A Child’s Need for a Sense of Acceptance and Love

A Child’s Need for a Sense of Acceptance and Love

One of the basic tasks of the proper upbringing of a child is to develop in it a strong sense of community, to be able to adapt to other people and to cooperate, as well as to create positive interpersonal relationships. From the absolute egocentrism of the newborn, the child must develop in the direction of an increasingly strong sociality. It must learn the discipline of community life, it must acquire the ability to respect people, to consider them equal to itself, to see so-workers in them; to approach people in a friendly and warm way, with sympathy and a sense of camaraderie, with the ability to make friends and love.

It should be borne in mind that all these are not only the demands of community life, but also the natural needs of every human being. Every man strives to connect with other people in a positive emotional relationship; every man carries within himself the need to love someone, to be emotionally close to someone, to have complete trust in someone and to find understanding, support and moral support in someone. But positive feelings towards other people can only be developed by a person who himself has experienced that the environment accepts him with positive feelings.

The basis for the development of sociality is parental love, of course, provided that it is a healthy, cheerful, constructive love. It gradually accumulates emotional capital in the child, which enables it to give something emotionally to the people around it. Only a man who owns something himself can give to others. The constructiveness of parental love is manifested in the form of proper educational procedures that strengthen the child’s sense of acceptance and lead it to increasingly productive cooperation in the community. Such educational methods should, of course, be applied by other educators; and they are obliged to take a positive emotional attitude towards the child. Otherwise, they have no right to raise children.

First of all, it is necessary for the child to feel that it is considered a full member of the family. It will acquire such a conviction if it is allowed to gradually gain increasing independence and the right to its own initiative and the possibility of free decision, in addition to which it is entrusted with its duties towards its family. Even a small child can do various small chores in the house, for example, it can pass various items to its parents while they are doing the housework; it can help care for a younger child; it can do various small favors for them, go to the store and help in various ways. This develops a sense of duty to the community and responsibility to other people. Educators encourage the child in this way because it gains the experience that adults count on it, that they care about its help and cooperation and that they add value to its activities. This is a prerequisite for the cooperation of people in the community. Recognition of personal value is a basic motivation that encourages a person to put their abilities in the service of the community. Therefore, no child activity should be underestimated; it should never be considered trivial, idle, or worthless entertainment. Everything a child does, plays or has fun with should be taken seriously; it should look for some meaning in every activity and acknowledge the same. This raises the value of the child in its own eyes, and thus encourages it to work more closely with the environment. By acknowledging one’s deeds, we also acknowledge the person; and the more one acknowledges someone, the more they give of themselves.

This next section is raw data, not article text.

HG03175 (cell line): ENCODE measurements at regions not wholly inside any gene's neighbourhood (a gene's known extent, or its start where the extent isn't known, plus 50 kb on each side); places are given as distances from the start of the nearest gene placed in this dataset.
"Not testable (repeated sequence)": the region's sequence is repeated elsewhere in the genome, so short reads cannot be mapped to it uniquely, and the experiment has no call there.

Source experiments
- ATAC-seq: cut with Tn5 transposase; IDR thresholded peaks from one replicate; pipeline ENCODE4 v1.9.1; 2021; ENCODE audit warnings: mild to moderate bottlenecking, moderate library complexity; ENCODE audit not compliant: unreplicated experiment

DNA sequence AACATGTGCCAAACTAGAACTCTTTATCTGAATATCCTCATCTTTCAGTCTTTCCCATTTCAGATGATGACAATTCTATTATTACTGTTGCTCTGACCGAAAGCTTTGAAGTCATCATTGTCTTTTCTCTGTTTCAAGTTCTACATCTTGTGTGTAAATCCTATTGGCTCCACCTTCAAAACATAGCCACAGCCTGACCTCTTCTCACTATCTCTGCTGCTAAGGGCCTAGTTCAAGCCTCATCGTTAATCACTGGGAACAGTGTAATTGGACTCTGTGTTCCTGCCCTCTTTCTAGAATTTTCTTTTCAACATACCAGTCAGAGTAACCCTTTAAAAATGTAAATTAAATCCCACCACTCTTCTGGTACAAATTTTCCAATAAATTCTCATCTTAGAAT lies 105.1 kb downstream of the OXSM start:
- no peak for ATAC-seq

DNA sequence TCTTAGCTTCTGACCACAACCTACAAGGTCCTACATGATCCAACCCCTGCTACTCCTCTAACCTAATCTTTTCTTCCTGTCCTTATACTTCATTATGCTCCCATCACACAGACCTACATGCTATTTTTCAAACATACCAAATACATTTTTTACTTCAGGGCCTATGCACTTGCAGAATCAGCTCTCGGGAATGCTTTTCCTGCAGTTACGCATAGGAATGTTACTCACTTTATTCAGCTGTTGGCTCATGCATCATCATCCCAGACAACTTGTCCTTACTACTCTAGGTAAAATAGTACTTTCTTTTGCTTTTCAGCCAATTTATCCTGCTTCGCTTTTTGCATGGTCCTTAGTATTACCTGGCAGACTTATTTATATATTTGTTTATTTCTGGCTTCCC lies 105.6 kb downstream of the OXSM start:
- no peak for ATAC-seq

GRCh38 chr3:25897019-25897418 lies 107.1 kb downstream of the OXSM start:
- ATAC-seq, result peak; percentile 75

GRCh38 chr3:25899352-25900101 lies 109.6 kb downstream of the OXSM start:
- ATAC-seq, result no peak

The child is very sensitive to equality and equity among people. That is why it is necessary for parents to treat their children in the same way. It is equally important that neither classroom teachers nor educators in any children’s institution make a distinction between children. However, it should be clear what equal treatment with children means. Literally treating multiple children equally is actually impossible. As soon as children differ in age, temperament, or any trait — and this always happens — it is impossible to treat them in the same way. The older child has different interests than the younger one; a more lively child expresses different needs than a calmer child; an intelligent child should be activated in a different way than the less gifted, etc.